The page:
The Job Shuffle stops here; I'm starting a Career!
December 7, 2006 4:20 AM   Subscribe

Help me end office-job serial monogamy in my 30s and start building a career in broadcasting or publishing for my 40s.

I've had a variety of office jobs that have lasted a few days (temp) to a couple of years; and, while I've enjoyed the variety in environment and flexibility in schedule, I'm ready to move on from job-hopping to building a career that I can bring with me the next time I move. In my 20s, after earning a B.A. in English, this nomadic work life was great. In my 30s I'm realizing that if I don't choose a field and start working in it now, acquiring experience and skills that I can build upon, later, when I move (maybe NYC in 5 years or so) I'll be on another "job" search for a general office job, looking forward to the same 20k yearly income in my 40s.

So, here's my plan (so far). I've done the hard part. That is, I've chosen the field(s): radio (more likely internet radio) or magazine editing/ publishing. I have minimal knowledge of either, other than the fact that I enjoy being a consumer of both. I'm very willing to start at the bottom. --I’ll have the opportunity to learn the nuts and bolts of the industry and be making an investment in a career with growth and possibility. Ideally I’d like to be making some kind of income, but if necessary, I can work for free for a few months.

What are some things I could do that would make me an ideal employee for each field? I’m open to anything that will give me a step up. Any tips on resumes, interviewing, search techniques, etc? For instance, I thought it’d be a good idea to learn a few computer programs, but I’m not sure which ones. If they’re expensive, I’ll need some tips on how to find them for cheap or even for free (if it’s something local schools or libraries might provide access to). Are there any websites or books that will give me an applicable rundown of either field, not just theoretical information? What skill sets should I be working on and should I be concerned with getting a head start on the industry jargon? Is there a book or website that even exists for this?

ABOVE ALL, I need help with finding places to apply to. How do I get a list of all the internet radio companies and (medium to smaller) magazine companies in my area, or at least find most of them? I’m in Orange County, California. Any specific job or internship experiences you’ve had in this field, perhaps even in this area would be very welcome. Names of specific companies and business wouldn’t hurt either.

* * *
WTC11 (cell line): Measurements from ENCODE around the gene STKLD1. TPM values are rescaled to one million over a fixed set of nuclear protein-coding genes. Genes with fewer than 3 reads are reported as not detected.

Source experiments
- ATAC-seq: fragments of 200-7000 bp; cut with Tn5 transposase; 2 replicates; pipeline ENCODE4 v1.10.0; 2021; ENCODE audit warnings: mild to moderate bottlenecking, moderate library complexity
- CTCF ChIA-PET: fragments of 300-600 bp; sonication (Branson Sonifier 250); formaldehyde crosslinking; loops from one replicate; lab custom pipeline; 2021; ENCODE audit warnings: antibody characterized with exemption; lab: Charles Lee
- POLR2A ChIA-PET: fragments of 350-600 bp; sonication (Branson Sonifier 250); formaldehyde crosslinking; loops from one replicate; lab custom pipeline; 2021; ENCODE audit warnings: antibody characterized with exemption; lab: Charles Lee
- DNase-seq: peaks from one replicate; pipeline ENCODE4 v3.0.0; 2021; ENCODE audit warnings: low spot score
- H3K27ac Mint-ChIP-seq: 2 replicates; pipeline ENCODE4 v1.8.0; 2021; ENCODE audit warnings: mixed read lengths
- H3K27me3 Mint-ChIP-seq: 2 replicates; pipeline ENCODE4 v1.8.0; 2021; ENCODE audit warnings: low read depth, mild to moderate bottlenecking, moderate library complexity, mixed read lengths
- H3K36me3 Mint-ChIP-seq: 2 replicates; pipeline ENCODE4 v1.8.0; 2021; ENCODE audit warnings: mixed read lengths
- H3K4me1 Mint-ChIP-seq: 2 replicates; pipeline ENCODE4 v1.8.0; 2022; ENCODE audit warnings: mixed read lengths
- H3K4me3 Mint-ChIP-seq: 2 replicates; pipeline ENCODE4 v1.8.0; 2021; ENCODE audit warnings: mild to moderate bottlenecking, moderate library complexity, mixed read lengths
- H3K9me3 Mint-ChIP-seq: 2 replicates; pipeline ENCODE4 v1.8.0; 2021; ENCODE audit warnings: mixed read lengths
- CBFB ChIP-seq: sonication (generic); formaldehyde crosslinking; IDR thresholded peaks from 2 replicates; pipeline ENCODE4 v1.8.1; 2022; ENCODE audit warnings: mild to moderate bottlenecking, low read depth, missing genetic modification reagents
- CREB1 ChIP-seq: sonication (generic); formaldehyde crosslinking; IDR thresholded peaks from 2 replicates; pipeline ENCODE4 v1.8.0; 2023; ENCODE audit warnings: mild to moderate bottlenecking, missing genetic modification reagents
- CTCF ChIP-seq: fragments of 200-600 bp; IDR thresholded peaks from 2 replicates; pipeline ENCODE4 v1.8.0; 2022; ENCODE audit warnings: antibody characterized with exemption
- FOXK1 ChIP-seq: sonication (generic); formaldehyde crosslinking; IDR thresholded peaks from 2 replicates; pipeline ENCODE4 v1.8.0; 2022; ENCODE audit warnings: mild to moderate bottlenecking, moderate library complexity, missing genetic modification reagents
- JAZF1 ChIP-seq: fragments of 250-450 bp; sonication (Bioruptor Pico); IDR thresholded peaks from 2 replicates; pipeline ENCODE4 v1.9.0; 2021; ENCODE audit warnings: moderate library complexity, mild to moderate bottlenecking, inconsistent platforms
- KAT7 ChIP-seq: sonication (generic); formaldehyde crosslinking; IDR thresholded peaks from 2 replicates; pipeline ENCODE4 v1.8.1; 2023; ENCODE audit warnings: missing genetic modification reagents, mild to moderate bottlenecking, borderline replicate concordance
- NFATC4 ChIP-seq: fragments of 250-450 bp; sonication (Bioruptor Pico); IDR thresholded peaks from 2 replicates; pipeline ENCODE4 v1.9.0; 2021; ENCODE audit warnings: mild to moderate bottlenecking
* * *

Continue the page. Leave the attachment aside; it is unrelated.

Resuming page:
Thanks in advance for your time and help.
posted by auntbee to Work & Money (6 answers total) 5 users marked this as a favorite
I’ll need some tips on how to find them for cheap or even for free

It's tempting but I'm not going to mention bittorrent, or fair use for educational purposes. Because that would be a pointless and silly thing to do.

As for the rest, you should start meeting people in your chosen field and talking to them. Preferably locals. Failing that, find message boards dedicated to those topics and make friends.

Look for a job with a company in the field, but doing what you're doing right now. Make lateral moves until you're where you want to be, thus gaining the experience to work where you want and the contacts that will make it happen for you.

/generic advice
posted by IronLizard at 7:18 AM on December 7, 2006

Here are some off-the-cuff ramblings from a person in traditional radio, for what it's worth:

I did office jobs like you in my twenties, became a computer support engineer at a radio station, and then moved into radio production, station-assistant tasks and occasional on-air at the same station.

To break into radio, it's not necessary to have relevant experience--the willingness to do whatever is being asked is the main requirement. I have a liberal arts degree, but started working in radio before I completed it. English is good for this--you can stress how well you communicate. A warning: unfortunately for thoughtful people, radio is an anti-intellectual world--illiterates abound. Punctuation-free email message crammed with misspellings are the norm. It used to drive me nuts, but I've gotten used to it.

Corporate radio life is superficial and hectic, plagued by larger-than-life egos and driven by bottom-line concerns. Frequent turnover, station format churning and layoffs make daily life scary and exhausting. Just showing up and being willing to work are key. And being able to do more than one thing, in this era of budget cuts, will keep you on the payroll.